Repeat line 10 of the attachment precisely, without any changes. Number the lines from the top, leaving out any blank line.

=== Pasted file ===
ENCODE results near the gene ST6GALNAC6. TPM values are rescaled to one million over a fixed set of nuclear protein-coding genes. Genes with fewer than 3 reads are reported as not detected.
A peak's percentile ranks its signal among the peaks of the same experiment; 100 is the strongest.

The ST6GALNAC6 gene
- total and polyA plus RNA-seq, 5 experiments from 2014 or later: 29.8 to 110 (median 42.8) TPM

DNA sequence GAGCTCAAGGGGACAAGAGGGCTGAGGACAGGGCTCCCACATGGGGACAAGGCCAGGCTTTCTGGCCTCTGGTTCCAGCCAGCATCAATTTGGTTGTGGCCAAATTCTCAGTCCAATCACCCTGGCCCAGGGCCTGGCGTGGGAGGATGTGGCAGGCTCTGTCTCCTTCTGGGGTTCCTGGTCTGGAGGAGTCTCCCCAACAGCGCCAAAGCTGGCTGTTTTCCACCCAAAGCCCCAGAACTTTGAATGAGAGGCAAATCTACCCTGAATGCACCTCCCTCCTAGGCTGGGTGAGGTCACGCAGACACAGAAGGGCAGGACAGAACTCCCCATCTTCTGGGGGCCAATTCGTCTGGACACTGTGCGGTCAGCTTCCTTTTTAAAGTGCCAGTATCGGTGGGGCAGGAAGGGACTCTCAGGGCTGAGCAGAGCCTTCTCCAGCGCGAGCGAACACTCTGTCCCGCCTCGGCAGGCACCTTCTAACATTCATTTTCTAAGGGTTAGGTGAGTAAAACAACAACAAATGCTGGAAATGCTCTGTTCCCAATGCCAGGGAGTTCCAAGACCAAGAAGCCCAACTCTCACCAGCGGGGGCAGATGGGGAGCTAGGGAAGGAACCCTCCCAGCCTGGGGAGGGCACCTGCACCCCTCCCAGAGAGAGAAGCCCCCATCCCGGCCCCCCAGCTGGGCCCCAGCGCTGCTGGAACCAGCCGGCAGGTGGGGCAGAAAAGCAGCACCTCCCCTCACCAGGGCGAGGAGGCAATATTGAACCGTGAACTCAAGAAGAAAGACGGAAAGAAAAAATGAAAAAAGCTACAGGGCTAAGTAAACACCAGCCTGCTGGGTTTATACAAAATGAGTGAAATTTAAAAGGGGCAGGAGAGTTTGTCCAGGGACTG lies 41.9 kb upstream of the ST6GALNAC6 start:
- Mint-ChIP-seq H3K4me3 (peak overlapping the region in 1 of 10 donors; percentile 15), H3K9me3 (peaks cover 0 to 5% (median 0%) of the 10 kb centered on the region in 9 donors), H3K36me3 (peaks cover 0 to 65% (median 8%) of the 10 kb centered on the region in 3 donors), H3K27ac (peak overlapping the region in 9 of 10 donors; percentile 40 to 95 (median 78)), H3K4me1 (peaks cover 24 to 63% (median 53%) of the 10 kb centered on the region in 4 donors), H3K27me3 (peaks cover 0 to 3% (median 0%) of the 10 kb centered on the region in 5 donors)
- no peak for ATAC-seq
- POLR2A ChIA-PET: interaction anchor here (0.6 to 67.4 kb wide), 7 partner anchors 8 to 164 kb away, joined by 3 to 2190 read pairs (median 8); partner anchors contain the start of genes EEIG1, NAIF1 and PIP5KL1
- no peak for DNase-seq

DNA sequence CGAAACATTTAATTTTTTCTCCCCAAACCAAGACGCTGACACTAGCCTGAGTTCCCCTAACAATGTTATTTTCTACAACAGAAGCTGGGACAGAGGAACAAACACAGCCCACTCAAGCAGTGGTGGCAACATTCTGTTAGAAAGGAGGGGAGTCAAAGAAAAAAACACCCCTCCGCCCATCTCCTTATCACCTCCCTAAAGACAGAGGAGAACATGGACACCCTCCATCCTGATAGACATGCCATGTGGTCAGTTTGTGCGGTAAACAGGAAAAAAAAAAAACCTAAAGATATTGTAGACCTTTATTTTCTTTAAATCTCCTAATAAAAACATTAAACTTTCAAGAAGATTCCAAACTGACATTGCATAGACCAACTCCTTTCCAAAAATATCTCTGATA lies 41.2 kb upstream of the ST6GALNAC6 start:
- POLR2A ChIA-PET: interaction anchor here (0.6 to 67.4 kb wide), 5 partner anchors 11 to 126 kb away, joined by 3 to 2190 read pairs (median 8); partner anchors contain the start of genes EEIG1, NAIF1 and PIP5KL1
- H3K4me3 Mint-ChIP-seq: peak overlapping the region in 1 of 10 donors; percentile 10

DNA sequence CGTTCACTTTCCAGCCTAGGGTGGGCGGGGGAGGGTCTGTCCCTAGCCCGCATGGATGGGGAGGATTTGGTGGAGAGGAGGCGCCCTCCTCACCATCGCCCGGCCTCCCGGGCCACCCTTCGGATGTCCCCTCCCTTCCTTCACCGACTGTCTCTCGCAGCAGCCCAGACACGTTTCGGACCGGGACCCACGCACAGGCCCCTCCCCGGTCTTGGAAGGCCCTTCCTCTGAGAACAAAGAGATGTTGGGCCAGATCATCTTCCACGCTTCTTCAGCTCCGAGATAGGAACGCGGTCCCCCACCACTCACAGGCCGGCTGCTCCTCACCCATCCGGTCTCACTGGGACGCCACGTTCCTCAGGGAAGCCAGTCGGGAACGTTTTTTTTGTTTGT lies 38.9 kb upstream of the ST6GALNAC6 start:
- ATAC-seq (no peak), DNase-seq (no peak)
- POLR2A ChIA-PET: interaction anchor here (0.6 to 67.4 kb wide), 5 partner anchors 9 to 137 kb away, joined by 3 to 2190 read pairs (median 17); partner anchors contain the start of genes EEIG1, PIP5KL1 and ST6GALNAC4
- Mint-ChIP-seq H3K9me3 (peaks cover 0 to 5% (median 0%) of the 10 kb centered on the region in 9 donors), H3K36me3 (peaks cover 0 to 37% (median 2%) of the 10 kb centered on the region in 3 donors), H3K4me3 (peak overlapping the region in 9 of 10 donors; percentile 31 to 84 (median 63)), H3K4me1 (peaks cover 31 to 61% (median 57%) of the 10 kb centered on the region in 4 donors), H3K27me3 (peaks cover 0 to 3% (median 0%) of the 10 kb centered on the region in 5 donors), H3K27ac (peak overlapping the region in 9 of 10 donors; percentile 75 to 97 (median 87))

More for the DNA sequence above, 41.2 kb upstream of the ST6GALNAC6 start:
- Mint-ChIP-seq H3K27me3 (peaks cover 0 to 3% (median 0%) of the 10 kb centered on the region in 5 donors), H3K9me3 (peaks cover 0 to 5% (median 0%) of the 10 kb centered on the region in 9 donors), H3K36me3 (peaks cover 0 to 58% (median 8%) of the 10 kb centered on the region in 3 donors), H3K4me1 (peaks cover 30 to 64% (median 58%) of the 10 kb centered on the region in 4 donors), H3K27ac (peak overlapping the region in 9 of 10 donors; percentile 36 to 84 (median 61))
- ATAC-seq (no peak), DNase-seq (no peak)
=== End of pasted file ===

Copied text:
DNA sequence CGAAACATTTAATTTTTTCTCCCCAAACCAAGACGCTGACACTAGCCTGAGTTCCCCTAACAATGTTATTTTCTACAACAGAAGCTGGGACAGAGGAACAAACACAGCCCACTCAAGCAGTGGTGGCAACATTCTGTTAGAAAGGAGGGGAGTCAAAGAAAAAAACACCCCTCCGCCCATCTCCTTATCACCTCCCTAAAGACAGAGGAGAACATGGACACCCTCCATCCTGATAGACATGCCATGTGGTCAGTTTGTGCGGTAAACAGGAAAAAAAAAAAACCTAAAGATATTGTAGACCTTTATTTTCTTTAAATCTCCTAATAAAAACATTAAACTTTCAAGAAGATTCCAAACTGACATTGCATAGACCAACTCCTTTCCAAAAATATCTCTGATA lies 41.2 kb upstream of the ST6GALNAC6 start: